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CYBER WARFARE, EW, CLOUD AND HOMELAND SECURITY UPDA

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05 Feb 14. The 6th Military Information and Communications Symposium of South Africa (MICSSA) is being held from 3-6 February at the CSIR International Conference Centre in Pretoria, South Africa. The theme of this year’s symposium is “Military Information Communication Technology within a rapidly evolving cyber world”. The symposium is a platform where military and civilian interests meet to exchange ideas, insights and contributions to policies and directions. The explosive growth of the cyber world has changed the nature of military communications from the traditional notion of radios and telex machines to a totally integrated world. This has of course also lead to a major increase in the threat facing communication infrastructure and the integrity of information. This year 17 countries are represented at the symposium, from attendees and speakers to exhibitors. These countries include Algeria, Nigeria, Angola, the United Kingdom, the United States, Spain, Canada and Russia. South Africa is the only country in Africa to host a symposium of this nature and thus caters to the growing needs of Africa. Maj Gen Bhembe, the Chief of Command Management Information Systems (CMIS) in the South African National Defence Force (SANDF) pointed out that the Southern African Development Community (SADC) does have forums where information and communication technology (ICT) is discussed and linkages between the countries forged. The African Union (AU) has drafted a charter, as has the United Nations, and South Africa plays an active part in this process. The military is part of the government cluster of departments that oversees the National Cyber Framework which aims to ensure that all government departments are on the same track with regards to the cyber future of South Africa. (Source: African Armed Forces)

05 Feb 14. A new report found more than 400 cybersecurity vulnerabilities across dozens of Defense Department programs, including the Navy’s Consolidated Afloat Networks and Enterprise Services and the DoD Automated Biometric Identification System. The findings were included in an annual report by DoD’s Office of the Director for Operational Test and Evaluation and released Jan. 29. The office assessed 33 DoD programs in fiscal 2012 and 2013. Half of the 400 security vulnerabilities were identified as category one, meaning they could allow “debilitating compromise” to DoD systems. As of November 2012, CANES had 29 category one vulnerabilities and 172 less severe vulnerabilities, the report found. It isn’t clear how many of those issues have been resolved, but the report’s most recent recommendations suggest the Navy mitigate outstanding cyber vulnerabilities prior to initial operational test and evaluation. CANES will replace legacy networks on ships, submarines and shore sites. “The majority of system vulnerabilities discovered in operational testing over the last two years could and probably should have been identified and resolved prior to these tests,” Director Michael Gilmore said of the 400 vulnerabilities. “There is general agreement that systems must be assessed for cybersecurity earlier in a system’s development,” Gilmore said in the report, adding that his office is collaborating with the under secretary of defense for acquisition, technology and logistics to revise cybersecurity policy to address the shortfall. Among the category one vulnerabilities, the most common were out-of-date or unpatched software, configurations that included known code vulnerabilities, and the use of default passwords in fielded systems, the report noted. Eighty-nine percent of the 400 vulnerabilities could have been found in developmental testing, versus the remainder that required an operational test to uncover. (Source: C4ISR & Networks)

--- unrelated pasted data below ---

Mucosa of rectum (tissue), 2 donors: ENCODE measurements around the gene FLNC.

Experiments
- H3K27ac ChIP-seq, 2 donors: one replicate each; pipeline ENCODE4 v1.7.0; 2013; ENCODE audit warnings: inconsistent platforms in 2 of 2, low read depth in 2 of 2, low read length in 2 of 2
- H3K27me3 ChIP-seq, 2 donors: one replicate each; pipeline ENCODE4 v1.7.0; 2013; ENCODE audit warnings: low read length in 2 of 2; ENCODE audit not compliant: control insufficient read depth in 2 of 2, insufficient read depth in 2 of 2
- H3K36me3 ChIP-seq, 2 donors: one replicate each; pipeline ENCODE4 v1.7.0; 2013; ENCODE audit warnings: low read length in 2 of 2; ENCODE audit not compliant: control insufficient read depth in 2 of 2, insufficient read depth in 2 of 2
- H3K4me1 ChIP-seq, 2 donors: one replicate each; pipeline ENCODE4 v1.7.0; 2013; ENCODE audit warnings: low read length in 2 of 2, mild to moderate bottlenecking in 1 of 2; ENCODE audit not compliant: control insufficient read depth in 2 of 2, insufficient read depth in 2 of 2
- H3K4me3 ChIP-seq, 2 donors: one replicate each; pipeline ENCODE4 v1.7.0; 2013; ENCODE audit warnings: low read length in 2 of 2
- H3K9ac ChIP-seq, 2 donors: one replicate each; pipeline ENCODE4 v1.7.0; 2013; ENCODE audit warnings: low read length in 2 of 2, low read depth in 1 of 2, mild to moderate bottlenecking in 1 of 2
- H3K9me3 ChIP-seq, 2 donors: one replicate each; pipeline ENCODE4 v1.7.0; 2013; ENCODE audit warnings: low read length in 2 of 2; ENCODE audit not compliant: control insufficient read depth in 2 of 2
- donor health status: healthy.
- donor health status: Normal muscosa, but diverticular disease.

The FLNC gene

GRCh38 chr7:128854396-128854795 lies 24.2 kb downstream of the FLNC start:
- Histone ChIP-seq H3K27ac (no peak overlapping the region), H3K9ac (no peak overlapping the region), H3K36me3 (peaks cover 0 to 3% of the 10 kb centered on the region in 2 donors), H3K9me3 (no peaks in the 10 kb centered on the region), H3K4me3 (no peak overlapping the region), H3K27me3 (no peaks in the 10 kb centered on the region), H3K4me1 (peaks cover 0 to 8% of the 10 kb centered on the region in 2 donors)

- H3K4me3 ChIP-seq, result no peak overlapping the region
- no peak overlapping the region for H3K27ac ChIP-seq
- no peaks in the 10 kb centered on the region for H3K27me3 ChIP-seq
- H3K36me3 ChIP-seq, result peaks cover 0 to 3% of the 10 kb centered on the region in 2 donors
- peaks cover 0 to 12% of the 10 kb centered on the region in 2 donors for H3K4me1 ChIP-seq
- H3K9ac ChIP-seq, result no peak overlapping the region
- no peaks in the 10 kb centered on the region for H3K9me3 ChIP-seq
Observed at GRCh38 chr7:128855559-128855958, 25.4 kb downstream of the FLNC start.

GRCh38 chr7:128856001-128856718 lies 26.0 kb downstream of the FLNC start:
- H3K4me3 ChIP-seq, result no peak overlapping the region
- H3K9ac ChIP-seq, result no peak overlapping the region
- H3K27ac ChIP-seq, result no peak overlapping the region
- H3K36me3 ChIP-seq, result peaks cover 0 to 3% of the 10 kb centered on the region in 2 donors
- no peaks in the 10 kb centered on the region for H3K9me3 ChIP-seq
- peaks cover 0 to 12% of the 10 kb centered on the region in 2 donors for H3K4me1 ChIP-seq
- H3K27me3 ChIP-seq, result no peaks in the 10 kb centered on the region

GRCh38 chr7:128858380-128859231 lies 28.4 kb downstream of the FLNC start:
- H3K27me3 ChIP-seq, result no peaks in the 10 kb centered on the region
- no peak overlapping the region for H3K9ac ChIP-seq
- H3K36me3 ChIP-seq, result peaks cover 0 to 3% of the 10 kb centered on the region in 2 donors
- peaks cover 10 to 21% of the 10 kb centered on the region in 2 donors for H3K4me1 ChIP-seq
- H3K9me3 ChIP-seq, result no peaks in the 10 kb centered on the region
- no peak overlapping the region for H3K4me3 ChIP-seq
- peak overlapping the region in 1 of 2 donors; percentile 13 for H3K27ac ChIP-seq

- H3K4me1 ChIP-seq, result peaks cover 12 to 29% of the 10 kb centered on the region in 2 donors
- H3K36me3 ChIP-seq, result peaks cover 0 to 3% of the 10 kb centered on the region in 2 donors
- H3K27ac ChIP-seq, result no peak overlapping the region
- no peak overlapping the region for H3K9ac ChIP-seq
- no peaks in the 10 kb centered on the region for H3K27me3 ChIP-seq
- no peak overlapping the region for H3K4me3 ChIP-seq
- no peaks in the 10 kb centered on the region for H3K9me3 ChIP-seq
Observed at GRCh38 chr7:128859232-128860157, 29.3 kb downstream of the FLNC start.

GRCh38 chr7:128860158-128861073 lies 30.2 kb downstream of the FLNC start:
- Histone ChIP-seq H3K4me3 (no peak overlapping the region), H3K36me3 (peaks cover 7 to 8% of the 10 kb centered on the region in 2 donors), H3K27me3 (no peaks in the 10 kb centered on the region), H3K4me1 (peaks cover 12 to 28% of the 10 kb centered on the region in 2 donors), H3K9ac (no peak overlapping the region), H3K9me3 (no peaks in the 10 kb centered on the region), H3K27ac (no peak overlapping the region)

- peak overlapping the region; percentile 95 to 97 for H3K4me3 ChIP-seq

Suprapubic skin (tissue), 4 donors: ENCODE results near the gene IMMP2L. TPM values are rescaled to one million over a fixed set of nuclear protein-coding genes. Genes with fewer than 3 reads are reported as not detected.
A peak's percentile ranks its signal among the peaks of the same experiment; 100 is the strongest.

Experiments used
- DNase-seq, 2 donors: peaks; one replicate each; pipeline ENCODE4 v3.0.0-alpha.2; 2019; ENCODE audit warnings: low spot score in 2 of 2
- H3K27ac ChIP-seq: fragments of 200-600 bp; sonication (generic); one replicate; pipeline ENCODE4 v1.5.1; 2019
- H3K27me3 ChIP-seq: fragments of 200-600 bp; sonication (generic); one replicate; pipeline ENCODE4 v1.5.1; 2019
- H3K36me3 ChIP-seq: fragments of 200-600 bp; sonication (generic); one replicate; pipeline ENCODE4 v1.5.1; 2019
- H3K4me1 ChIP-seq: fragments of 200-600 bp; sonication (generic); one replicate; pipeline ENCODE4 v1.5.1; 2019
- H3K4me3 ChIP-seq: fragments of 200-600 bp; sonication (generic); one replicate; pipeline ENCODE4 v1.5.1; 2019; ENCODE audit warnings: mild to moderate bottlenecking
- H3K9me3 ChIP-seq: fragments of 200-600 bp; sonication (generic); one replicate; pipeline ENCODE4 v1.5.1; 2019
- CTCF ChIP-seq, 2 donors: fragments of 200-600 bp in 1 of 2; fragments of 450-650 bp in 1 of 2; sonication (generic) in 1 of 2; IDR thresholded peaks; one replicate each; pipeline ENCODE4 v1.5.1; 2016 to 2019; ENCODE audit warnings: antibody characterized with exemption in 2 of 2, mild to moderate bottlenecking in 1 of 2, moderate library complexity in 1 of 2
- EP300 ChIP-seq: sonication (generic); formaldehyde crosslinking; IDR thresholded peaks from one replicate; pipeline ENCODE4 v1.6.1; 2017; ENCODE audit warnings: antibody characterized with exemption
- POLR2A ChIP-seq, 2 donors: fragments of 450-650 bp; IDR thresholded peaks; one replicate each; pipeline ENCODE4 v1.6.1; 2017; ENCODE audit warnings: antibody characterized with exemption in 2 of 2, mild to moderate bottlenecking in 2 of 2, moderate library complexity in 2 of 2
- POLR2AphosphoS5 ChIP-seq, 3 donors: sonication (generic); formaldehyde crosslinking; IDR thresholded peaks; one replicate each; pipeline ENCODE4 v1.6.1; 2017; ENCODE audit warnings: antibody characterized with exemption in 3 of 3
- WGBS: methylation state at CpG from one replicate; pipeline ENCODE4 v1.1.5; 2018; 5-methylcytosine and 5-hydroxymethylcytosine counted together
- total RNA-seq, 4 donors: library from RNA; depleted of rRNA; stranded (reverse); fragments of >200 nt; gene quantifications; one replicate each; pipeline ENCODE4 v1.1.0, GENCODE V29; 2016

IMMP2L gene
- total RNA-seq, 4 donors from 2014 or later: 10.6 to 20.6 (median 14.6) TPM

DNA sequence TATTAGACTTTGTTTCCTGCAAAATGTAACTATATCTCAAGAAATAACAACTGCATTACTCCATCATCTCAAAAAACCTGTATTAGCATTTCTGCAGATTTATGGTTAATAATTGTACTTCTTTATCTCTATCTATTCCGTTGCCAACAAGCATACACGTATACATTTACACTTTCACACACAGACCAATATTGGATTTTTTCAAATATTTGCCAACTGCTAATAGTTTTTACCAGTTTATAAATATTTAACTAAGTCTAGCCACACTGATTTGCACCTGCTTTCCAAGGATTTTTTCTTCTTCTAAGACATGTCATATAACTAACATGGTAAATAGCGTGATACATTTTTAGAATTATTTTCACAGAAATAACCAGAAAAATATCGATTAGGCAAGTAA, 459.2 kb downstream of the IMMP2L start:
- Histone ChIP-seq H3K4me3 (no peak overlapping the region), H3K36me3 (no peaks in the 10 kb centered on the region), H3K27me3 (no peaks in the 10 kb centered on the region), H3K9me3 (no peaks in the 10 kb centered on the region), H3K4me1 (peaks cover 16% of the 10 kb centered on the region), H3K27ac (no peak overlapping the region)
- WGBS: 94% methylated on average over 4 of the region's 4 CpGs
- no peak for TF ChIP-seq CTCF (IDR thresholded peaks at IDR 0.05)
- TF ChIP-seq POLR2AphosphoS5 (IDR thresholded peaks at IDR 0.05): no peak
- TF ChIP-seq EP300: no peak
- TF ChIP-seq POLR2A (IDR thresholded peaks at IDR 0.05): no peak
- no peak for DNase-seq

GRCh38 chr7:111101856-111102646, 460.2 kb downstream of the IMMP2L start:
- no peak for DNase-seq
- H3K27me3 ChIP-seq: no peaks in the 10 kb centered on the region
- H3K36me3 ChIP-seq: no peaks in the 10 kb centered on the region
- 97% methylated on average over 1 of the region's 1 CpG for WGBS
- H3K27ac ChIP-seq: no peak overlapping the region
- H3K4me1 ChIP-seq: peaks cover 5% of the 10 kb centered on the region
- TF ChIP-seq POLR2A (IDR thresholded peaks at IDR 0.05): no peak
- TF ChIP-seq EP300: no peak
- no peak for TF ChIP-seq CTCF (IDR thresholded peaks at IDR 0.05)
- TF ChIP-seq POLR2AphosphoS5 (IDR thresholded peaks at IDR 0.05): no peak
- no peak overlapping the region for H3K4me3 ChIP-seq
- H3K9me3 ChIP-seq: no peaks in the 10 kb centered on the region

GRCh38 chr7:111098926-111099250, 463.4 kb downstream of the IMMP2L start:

06 Feb 14. Thales creates integrated business line to meet growth

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